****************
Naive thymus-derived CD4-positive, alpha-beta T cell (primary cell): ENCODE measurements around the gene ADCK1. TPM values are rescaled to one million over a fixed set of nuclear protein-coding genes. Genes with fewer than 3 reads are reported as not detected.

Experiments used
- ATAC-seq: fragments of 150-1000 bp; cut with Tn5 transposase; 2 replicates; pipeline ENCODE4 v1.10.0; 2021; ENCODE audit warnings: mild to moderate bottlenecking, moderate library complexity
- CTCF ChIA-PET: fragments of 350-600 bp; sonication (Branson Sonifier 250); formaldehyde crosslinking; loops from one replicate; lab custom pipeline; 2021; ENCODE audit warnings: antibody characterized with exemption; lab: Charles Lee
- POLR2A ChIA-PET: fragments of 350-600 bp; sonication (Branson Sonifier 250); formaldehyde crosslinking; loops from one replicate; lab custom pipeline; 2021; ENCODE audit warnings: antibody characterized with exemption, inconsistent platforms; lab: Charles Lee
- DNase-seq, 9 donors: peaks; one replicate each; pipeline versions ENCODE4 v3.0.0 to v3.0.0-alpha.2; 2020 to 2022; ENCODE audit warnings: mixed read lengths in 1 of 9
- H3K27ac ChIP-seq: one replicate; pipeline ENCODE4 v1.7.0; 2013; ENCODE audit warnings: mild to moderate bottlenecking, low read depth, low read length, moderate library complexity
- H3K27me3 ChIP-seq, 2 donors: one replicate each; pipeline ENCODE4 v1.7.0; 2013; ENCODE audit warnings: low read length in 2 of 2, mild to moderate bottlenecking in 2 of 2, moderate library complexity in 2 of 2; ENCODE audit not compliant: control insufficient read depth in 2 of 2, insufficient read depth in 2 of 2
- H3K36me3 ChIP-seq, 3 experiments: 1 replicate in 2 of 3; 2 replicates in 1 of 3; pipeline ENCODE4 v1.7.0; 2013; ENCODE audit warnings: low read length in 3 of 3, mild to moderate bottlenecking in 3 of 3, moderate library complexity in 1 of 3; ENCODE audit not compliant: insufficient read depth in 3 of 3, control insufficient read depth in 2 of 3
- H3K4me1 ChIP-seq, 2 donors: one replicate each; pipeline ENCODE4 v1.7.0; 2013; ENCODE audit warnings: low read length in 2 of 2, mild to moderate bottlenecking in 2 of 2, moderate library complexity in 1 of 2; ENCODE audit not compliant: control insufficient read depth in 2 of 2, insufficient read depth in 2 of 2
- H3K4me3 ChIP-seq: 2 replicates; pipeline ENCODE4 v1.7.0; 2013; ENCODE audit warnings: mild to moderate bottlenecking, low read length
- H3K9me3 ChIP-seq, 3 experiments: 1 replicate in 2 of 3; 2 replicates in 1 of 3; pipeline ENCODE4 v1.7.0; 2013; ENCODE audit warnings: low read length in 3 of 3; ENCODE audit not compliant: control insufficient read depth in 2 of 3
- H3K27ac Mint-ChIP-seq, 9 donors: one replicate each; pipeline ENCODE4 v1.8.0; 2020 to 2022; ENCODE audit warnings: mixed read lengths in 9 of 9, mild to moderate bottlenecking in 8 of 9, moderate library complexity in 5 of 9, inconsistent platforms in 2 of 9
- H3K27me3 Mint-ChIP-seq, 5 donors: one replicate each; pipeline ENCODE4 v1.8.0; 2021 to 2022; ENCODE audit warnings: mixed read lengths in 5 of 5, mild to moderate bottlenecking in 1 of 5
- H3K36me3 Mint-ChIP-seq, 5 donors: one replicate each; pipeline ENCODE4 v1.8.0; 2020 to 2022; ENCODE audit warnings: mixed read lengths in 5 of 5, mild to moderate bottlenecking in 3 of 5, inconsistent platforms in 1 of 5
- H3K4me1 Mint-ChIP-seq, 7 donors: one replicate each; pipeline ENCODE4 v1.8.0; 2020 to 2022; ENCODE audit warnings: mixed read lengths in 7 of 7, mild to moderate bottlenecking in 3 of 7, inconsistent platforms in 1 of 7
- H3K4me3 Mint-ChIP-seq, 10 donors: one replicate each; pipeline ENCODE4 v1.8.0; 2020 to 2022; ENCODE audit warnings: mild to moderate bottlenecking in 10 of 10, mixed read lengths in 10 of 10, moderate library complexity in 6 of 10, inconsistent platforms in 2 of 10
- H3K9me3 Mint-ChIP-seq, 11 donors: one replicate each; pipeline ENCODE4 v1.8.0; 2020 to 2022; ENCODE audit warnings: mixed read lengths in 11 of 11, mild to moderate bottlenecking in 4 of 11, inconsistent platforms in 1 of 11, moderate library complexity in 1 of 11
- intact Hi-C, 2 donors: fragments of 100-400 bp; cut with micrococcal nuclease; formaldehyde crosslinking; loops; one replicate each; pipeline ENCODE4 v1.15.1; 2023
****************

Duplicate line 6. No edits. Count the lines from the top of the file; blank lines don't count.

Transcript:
- DNase-seq, 9 donors: peaks; one replicate each; pipeline versions ENCODE4 v3.0.0 to v3.0.0-alpha.2; 2020 to 2022; ENCODE audit warnings: mixed read lengths in 1 of 9